Legal Q & A

Recreation Programs and the ADA

Recreation programs are an important piece of the services municipalities offer.  During summer, they may include swimming programs and sports.  During the school year, there may be programs for before and after school.  In any of those cases, a municipality may have special obligations to accommodate children (and adults, for that matter) with special needs under the ADA.

 

Legal Q&A: How State Law Regulates Volunteer and On-Call Firefighters and Other Emergency Staff

This article discusses some of the statutes applicable to volunteer and on-call firefighters and emergency medical service personnel. Such persons perform the majority of this important first responder work in our municipalities, and the law has given them special protections to encourage their contributions to our collective public safety.

Q: I would like to be a firefighter in my municipality. What are the requirements?

Legal Q&A: Be Aware of Traps at Town Meeting

You've reviewed the calendar, looked at the warrant, and booked the room. Notices are ready to post, the budget is almost ready, and everyone is gearing up for what promises to be a great annual meeting. We hope that it is! However, even the most experienced local officials miss something now and then. Here are a few traps of which to beware, both golden oldies and new ones.

Legal Q and A: Building on Private Roads under RSA 674:41: When and How is it Authorized?

It's sometimes referred to as a sort of "state zoning." In any town that has a planning board with subdivision authority, RSA 674:41 prohibits building on any lot unless "the street giving access" is a Class V highway or better; is shown on a subdivision or other plan approved by the planning board; or is a Class VI highway or "private road" upon which the board of selectmen has voted to authorize building permits under certain specified conditions.

Legal Q and A: A New Option for Town Meeting: Adding the Estimated Tax Impact to the Warrant

In recent years, a lot of attention has been directed toward the amount of detail on a ballot or warrant article. The estimated tax impact of proposed appropriations, long seen as information of considerable interest to voters, may now be included under a new amendment to RSA Chapter 32, the Municipal Budget Act. Here are some of the new and continuing questions about this issue.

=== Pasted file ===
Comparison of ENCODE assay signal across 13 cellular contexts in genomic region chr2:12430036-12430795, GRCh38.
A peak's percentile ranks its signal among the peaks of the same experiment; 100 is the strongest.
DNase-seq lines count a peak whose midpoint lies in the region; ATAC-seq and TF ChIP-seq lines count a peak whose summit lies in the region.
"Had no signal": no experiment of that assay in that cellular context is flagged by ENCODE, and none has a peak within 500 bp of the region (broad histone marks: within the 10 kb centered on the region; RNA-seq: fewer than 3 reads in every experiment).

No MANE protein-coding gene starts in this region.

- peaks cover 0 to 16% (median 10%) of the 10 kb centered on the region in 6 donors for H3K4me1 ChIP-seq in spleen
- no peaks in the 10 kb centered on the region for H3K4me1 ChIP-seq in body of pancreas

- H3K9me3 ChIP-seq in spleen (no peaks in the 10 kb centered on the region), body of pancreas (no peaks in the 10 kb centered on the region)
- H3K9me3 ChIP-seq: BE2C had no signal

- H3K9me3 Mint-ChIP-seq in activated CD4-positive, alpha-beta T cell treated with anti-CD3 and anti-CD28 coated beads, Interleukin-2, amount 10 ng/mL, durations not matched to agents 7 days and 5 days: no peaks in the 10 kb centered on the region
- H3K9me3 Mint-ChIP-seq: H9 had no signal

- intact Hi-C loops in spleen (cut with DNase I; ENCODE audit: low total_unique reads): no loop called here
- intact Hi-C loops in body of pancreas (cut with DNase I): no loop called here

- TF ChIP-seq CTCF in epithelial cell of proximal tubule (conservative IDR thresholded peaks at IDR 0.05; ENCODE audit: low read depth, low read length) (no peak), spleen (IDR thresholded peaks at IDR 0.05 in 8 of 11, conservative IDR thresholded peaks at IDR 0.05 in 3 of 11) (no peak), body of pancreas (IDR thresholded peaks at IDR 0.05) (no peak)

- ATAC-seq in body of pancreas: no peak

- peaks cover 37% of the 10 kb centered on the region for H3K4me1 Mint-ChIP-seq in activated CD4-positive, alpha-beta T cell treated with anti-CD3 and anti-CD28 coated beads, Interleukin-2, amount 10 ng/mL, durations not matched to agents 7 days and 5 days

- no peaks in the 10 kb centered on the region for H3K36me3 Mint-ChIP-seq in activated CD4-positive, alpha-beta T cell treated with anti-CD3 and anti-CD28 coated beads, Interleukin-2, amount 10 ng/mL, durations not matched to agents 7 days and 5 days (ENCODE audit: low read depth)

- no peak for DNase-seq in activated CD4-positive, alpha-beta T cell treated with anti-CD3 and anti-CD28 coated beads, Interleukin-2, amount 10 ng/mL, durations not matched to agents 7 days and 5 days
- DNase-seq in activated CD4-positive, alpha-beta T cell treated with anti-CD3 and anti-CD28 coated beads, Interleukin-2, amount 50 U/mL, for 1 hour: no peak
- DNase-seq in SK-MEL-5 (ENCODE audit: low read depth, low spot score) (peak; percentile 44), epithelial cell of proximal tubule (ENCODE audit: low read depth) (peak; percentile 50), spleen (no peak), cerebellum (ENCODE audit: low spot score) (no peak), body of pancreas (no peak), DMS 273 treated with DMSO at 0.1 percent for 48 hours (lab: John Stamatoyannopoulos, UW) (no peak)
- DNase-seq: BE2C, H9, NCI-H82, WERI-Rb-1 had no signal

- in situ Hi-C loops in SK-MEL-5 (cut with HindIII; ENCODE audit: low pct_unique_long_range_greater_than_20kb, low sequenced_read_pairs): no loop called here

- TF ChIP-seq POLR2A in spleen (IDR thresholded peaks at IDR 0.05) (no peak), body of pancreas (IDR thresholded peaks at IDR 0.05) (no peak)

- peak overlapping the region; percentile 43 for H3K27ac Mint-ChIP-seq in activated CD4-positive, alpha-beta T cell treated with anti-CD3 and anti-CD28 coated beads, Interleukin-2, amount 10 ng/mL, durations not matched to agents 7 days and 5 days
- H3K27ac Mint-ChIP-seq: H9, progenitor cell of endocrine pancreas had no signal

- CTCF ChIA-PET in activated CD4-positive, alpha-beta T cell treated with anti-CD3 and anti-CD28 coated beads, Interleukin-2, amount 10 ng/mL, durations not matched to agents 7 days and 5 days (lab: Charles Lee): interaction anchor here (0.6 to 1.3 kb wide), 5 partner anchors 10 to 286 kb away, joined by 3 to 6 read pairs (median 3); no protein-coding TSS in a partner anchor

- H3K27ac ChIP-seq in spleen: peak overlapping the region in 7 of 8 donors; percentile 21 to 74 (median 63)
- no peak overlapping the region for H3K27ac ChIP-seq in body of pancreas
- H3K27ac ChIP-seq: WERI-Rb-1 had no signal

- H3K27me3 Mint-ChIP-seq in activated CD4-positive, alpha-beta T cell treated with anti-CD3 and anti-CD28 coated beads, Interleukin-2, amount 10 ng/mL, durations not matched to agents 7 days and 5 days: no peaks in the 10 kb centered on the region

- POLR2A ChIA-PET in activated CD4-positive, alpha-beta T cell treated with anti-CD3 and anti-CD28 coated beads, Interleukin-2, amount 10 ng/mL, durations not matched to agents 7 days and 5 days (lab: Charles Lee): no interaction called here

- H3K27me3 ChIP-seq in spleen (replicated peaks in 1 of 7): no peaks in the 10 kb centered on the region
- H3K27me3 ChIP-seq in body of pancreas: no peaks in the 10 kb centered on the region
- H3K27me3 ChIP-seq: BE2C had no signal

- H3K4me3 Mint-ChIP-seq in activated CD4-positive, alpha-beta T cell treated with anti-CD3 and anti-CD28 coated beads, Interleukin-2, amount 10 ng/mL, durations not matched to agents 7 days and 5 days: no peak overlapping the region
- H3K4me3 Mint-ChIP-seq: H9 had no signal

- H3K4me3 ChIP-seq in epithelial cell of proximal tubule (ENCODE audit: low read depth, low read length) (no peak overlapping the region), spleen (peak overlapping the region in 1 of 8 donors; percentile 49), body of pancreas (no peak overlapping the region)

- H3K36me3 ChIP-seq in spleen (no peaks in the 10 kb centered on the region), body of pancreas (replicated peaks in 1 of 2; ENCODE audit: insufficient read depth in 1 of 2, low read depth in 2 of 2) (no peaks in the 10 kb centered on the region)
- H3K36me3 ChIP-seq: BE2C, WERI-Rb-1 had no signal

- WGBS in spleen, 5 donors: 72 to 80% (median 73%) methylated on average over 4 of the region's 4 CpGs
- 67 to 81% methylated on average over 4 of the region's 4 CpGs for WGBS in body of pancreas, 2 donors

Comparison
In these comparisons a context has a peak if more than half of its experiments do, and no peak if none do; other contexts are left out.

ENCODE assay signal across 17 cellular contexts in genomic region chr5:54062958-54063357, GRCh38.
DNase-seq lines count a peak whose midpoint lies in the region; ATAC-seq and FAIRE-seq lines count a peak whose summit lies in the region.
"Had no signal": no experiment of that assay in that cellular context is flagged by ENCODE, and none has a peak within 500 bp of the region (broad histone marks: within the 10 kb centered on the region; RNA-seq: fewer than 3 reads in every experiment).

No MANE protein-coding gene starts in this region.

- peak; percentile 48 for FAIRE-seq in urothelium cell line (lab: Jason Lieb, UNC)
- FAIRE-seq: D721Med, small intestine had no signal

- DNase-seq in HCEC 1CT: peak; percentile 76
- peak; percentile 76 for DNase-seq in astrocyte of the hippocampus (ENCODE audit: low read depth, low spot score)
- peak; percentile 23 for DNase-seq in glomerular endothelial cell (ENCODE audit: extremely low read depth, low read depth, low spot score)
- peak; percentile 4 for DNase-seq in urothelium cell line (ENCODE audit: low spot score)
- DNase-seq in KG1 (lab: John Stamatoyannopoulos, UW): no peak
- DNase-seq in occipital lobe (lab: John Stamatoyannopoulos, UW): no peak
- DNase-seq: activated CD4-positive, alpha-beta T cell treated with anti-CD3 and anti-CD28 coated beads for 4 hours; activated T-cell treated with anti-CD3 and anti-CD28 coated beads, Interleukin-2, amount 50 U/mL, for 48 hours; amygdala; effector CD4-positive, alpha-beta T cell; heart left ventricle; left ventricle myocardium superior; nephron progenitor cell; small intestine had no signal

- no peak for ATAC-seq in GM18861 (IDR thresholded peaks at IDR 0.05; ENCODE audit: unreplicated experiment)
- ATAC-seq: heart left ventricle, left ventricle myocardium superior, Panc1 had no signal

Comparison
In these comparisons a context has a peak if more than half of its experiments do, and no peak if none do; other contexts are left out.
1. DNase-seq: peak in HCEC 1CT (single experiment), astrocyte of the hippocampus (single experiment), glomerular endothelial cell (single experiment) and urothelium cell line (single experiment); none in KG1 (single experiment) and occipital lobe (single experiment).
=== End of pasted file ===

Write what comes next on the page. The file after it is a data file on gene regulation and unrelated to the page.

Q. Haven't we always been able to include explanatory information on warrant articles?

Legal Q and A: Records Compiled for Enforcement of Statutes, Ordinances and Regulations: To What Extent Are They Exempt from Disclosure?

Although law enforcement records are not included as such in the list of government records exempt from disclosure under the Right to Know Law, RSA 91-A:5, the New Hampshire Supreme Court has long recognized that certain law enforcement records may be withheld from public disclosure in accordance with the exemption for such records in the federal Freedom of Information Act (FOIA). This exemption has been important for police departments, but until now, of little interest to other municipal officials and employees.

Legal Q and A: The Inside Scoop on Nonpublic Sessions

New Hampshire’s Right to Know Law, RSA Chapter 91-A, is a critical statute for local officials and employees to understand. One of the more difficult areas to navigate is nonpublic sessions. Recently, we have received an incredible number of legal inquiries about this subject. Here are some of the most frequently-asked questions about nonpublic sessions.

Q. What’s the difference between a nonpublic session and a “non-meeting”?

Legal Q and A: Hawkers, Peddlers and Door-to-Door Solicitors

Warm weather and extended daylight signal the return of people selling goods and services from temporary locations on public property or by door-to-door solicitation. These people are known by the traditional term “hawkers and peddlers.” Solicitors also include those advocating and/or raising funds for charitable, religious, and political organizations. People often find these activities annoying in public spaces and an invasion of privacy when solicitors ring the doorbell. They complain to municipal officials, who in turn must determine what, if any, action to take.

Legal Q and A: Right to Know Law: Disclosure of ‘Draft’ Documents

A core principle of the Right to Know Law involves the right of citizens to inspect and copy governmental records. Questions often arise about documents and electronic communications that are created as staff and officials study an issue, deliberate about how best to approach the matter, and review and refine language of policies, ordinances, or adjudicative decisions. These documents will likely contain information that is incomplete and language that will ultimately be rejected prior to approval by public bodies.

Legal Q and A: Laws Related to Appointed Officials

Municipal government in New Hampshire requires dedicated volunteers to fill the list of important appointed offices. The duties of these offices are more challenging and require more time, knowledge and judgment than ever. At the same time, many communities are finding it increasingly difficult to recruit and retain candidates for appointive office. It is important for selectmen, in particular, to understand the various legal issues involved in properly appointing people to office and removing appointed officials when necessary.

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